04. Podcasts: Open Source and Learnings from "Range"
Having spent some time kicking the tires on a number of tech names, I really enjoyed the expertise shared in this podcast. In it, two GPs from Benchmark share their thoughts on a wide variety of topics, but focus on open source investing. If you are familiar with any open source companies, either public or private, or are just curious about changes occurring in software development, this is definitely worth a listen. There are some interesting thoughts around monetizing open source starting just before the 25 minute mark. Also, the GPs share some interesting thoughts about incentives and sharing equity throughout the podcast, and tie it back to the success of their firm around the 20 minute mark.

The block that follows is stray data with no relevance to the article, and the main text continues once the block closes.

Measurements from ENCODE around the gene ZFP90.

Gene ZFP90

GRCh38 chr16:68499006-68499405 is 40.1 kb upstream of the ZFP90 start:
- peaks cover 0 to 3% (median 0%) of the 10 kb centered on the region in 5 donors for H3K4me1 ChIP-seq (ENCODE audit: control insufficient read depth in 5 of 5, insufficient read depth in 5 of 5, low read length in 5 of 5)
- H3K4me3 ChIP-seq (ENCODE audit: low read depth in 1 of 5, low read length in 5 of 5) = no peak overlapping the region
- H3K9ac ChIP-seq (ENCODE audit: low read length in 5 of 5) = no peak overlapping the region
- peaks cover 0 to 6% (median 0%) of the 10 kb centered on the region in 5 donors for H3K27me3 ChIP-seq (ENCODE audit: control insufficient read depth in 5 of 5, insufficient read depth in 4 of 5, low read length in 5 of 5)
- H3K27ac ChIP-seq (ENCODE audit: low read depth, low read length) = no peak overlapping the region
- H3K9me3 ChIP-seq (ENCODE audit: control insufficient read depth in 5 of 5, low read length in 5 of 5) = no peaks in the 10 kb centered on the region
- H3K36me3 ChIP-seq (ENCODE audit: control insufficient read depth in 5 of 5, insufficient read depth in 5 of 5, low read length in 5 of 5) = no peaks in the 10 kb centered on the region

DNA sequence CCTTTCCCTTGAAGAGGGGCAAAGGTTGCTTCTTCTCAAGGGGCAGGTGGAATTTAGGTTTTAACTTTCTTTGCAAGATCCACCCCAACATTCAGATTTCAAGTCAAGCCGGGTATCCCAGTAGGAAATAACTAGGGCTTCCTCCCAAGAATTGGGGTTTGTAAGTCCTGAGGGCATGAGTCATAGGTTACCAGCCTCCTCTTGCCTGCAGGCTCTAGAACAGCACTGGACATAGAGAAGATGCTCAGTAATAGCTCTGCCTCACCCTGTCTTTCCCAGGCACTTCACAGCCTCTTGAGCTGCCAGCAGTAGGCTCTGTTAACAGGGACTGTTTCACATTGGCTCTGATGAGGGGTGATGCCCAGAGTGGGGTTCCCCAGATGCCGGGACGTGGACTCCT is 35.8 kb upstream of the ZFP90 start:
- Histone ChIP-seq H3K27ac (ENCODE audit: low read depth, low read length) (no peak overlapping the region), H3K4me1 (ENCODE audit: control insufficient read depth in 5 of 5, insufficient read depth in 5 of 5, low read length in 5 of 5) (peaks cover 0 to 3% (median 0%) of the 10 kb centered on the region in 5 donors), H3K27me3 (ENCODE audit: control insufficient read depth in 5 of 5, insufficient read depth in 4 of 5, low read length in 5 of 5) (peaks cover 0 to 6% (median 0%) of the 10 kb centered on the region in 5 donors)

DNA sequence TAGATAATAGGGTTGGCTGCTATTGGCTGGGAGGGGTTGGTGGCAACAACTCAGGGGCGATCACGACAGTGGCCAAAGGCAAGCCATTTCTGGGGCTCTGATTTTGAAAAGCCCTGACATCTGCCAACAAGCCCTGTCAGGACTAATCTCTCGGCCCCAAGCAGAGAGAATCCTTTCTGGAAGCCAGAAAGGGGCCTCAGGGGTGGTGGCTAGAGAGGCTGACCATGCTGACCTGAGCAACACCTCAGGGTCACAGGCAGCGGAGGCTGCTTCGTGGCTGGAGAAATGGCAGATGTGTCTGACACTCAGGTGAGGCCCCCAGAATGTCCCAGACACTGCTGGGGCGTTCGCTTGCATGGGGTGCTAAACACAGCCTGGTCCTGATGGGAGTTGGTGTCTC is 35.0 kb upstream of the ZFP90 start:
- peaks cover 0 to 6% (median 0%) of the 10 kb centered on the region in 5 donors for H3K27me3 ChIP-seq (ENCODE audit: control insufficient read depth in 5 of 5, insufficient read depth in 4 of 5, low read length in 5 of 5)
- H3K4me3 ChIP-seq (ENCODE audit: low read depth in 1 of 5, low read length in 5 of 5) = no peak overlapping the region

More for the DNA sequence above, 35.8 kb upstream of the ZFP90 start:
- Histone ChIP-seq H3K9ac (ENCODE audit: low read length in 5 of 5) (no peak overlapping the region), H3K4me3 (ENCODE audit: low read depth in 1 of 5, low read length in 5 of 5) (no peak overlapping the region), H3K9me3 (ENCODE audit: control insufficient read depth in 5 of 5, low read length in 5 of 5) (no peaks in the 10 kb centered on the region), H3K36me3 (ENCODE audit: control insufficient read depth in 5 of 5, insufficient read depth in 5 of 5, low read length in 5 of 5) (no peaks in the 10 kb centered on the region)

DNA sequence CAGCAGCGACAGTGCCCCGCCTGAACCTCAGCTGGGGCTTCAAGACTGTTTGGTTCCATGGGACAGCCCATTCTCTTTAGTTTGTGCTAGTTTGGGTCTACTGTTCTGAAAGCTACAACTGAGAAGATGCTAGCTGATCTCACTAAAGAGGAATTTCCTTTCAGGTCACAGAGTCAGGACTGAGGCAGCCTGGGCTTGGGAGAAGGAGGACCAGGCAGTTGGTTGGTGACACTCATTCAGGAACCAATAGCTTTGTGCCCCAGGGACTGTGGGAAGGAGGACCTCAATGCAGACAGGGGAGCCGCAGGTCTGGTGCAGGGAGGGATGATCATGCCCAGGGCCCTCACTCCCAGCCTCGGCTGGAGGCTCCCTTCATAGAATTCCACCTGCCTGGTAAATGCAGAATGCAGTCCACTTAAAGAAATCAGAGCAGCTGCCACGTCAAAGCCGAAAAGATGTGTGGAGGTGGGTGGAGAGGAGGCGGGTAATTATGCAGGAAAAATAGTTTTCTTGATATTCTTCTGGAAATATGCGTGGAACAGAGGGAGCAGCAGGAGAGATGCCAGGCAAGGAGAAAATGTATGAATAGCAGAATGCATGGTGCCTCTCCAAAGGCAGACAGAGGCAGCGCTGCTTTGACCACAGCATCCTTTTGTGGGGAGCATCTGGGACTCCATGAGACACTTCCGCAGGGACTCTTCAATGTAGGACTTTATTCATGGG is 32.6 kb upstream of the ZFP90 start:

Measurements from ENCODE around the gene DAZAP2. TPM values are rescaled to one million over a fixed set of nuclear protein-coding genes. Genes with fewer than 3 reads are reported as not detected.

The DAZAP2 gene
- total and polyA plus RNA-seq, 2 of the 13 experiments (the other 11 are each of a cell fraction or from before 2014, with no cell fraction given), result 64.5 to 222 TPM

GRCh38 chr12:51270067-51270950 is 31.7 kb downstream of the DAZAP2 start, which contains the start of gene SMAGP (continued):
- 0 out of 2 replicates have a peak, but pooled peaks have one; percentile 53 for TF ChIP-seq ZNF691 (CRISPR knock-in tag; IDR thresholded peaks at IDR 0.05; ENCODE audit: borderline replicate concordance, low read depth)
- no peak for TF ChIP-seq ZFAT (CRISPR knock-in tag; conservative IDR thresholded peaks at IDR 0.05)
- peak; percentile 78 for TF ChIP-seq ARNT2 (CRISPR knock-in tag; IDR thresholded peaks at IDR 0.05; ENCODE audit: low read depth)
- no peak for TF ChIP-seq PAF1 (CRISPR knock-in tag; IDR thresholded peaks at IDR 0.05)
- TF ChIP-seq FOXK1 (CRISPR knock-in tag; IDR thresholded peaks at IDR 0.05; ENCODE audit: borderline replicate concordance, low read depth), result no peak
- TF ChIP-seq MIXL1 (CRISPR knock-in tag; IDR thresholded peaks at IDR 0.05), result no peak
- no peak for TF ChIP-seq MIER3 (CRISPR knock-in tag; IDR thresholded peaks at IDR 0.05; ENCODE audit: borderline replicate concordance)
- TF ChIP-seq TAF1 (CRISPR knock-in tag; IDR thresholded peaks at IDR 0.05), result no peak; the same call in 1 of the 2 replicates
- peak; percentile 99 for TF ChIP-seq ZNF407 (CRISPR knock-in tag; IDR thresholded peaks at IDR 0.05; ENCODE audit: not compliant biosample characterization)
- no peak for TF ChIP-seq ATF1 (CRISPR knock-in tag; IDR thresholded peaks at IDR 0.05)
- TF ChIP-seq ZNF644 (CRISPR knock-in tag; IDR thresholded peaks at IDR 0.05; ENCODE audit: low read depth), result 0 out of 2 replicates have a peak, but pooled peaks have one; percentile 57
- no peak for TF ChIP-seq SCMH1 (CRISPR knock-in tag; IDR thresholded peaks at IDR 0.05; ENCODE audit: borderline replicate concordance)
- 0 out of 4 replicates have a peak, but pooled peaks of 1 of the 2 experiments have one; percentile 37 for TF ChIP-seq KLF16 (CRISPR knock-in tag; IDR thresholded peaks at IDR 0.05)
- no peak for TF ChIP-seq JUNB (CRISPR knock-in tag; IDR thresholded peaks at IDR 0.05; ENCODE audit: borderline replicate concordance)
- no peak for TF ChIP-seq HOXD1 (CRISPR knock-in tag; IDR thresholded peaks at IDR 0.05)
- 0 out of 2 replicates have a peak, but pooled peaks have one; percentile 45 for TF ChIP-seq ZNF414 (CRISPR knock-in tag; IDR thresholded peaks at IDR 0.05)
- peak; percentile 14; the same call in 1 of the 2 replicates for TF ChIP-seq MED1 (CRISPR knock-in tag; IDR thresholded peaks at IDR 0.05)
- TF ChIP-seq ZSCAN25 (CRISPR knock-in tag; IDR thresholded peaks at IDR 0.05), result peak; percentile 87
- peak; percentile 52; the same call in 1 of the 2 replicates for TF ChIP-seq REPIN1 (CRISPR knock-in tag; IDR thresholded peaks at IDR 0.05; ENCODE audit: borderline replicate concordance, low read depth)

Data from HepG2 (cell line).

I read David Epstein's "Range" a couple of months ago and enjoyed it. This podcast is a very long (I didn't get through all of it) interview with David and delves into a number of topics covered in the book. Some interesting topics include deeper dives into a number of the case studies from the book, a reiteration of the potential fallacy around the 10,000 hour rule, and ideas around how to improve as practitioners of whatever we do. I think "Range" has a number of important implications for investors, especially in light of the kind learning environment vs. wicked learning environment paradigm. If you have some downtime while working from home, give this one a listen and feel free to jump around.
05. Investment Philosophy and Themes